Monday, November 30, 2009

How to increase security with a cheap strip-shredder

A few days ago I sent out a mass e-mail to those on my privacy list, warning my readers that strip shredders may not be as secure as they thought. This is because some PIs are now hiring retired persons to put the strips together using a special clipboard tool. (My instructions were to never shred just one or two pieces of important paper—these might be fairly easy to reassemble. Better to shred a number of other unimportant sheets as well and then mix the shredded material all up. Dump half in this week’s trash and the other half next week.)

I received some interesting responses. Here’s a dandy from Laurel from Redondo Beach, California:

“My brother-in-law was hired along with a bunch of other people to ‘spy’ on a certain company that was doing ‘backward’ activities. This company was located in a building with other businesses. My brother-in-law law said that his boss leased a suite next door to the ‘suspect’ company, in another name of course, and set up surveillance. His boss also put together a cleaning bid on the entire building for a made-up cleaning company. The bid was so low that it out bid all the other applicants for the job. They were hired! They took out the trash and cleaned EVERY office in the building just so they could collect the trash from that one office. They had the key to the office now!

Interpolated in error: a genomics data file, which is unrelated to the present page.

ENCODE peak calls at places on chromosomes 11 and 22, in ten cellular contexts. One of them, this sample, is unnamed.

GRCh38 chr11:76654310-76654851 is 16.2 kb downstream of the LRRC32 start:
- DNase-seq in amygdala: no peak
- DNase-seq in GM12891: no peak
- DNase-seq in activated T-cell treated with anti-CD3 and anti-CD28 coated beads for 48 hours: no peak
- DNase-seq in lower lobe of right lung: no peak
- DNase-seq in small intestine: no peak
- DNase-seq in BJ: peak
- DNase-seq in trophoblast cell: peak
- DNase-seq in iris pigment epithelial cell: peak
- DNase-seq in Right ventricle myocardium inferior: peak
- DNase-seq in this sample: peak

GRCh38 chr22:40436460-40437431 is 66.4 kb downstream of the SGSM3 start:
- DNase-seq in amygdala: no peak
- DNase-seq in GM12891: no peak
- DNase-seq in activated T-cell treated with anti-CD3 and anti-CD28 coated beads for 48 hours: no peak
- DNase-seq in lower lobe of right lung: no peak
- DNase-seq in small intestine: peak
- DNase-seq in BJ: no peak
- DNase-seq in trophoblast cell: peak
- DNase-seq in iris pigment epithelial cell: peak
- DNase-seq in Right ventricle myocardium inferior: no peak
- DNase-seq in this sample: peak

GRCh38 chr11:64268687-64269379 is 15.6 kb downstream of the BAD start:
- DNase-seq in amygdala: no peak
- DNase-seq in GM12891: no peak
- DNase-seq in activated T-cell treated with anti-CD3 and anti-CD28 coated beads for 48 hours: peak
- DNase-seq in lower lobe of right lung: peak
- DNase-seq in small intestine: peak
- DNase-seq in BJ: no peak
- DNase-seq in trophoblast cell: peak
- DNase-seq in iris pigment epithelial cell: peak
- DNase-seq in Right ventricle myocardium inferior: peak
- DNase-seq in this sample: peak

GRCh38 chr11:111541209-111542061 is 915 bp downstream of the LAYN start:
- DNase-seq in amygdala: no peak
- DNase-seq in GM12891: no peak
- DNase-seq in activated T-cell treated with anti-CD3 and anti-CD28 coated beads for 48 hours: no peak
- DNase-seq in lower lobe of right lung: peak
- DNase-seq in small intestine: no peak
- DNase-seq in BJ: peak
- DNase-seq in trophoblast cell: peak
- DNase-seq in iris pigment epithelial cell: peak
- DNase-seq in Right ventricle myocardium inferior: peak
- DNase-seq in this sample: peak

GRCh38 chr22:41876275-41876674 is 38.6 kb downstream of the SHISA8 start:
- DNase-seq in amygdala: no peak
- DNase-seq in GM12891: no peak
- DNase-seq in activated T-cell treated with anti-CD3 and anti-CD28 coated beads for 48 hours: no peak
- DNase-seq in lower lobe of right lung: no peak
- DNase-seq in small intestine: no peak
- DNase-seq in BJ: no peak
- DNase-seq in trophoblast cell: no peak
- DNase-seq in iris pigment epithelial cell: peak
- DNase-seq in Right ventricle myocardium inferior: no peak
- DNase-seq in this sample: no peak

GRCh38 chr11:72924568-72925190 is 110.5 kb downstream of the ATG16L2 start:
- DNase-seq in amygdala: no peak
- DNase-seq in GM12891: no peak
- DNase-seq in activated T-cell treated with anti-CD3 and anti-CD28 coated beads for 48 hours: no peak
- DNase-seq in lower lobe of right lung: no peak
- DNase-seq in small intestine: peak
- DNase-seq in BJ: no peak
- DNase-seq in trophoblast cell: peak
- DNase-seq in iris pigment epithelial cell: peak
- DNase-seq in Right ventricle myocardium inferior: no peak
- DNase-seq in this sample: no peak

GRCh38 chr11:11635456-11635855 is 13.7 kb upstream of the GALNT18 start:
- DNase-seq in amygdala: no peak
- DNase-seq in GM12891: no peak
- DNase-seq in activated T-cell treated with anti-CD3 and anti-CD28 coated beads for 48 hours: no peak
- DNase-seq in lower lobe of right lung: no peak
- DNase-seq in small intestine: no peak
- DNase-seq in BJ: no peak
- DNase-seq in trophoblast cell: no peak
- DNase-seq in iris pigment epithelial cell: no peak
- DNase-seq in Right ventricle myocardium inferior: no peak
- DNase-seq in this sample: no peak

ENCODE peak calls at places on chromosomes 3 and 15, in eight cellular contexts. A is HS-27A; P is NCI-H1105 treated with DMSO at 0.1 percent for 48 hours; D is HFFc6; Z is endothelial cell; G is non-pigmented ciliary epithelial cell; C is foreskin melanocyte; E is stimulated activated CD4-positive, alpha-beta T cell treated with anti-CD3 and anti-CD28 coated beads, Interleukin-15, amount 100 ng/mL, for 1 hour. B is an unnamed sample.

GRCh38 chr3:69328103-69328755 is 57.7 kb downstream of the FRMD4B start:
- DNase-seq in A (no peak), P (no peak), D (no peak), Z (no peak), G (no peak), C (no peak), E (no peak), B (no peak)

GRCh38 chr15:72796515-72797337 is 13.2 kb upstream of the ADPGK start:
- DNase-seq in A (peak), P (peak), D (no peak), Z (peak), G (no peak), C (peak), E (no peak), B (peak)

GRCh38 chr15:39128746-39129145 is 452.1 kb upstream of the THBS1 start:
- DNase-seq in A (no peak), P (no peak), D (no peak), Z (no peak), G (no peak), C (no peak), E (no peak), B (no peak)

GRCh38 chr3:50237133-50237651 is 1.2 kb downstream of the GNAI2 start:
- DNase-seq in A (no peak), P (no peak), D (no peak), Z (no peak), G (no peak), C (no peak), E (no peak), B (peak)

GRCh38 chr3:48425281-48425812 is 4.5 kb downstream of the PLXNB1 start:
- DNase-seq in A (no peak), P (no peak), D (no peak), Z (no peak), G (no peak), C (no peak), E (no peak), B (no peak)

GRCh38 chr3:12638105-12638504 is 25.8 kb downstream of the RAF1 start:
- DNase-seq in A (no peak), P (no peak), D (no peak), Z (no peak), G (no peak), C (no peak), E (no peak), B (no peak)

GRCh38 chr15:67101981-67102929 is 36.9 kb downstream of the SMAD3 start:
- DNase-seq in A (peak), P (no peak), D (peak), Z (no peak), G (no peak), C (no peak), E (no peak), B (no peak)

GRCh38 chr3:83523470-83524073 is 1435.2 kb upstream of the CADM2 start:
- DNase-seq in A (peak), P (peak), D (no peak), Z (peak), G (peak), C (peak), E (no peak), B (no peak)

“They tapped the phones and put microphones all around the office. They collected all the shredding as well as the regular trash … then they pieced together all the
shredding. Yes, they did do this! They had pages and pages and pages of this.
Eventually they had enough evidence to get them shut down and put in jail.

“On another note—my mom and I took our own shredding to the local park and burned it in the barbecues along with charcoal. We would bring hot dogs and roast weenies while putting handfuls of shredding in the fire. We would do this on days when no one would be there. When we were asked by the park worker why there was so much smoke we told him that we had brought some fire wood and that some of it must have been wet or still green…. I eventually bought a fire pit for my back yard and we burned the shredding there, careful to not create too much smoke to alarm the neighbors.

“Another GREAT thing you can do with it is pour water in the shredding bag before throwing it away. You can't piece together soaking wet paper. It turns to mush. You can also throw in your coffee grounds and then some to make sure it discolors and possibly starts to mold. LOL!”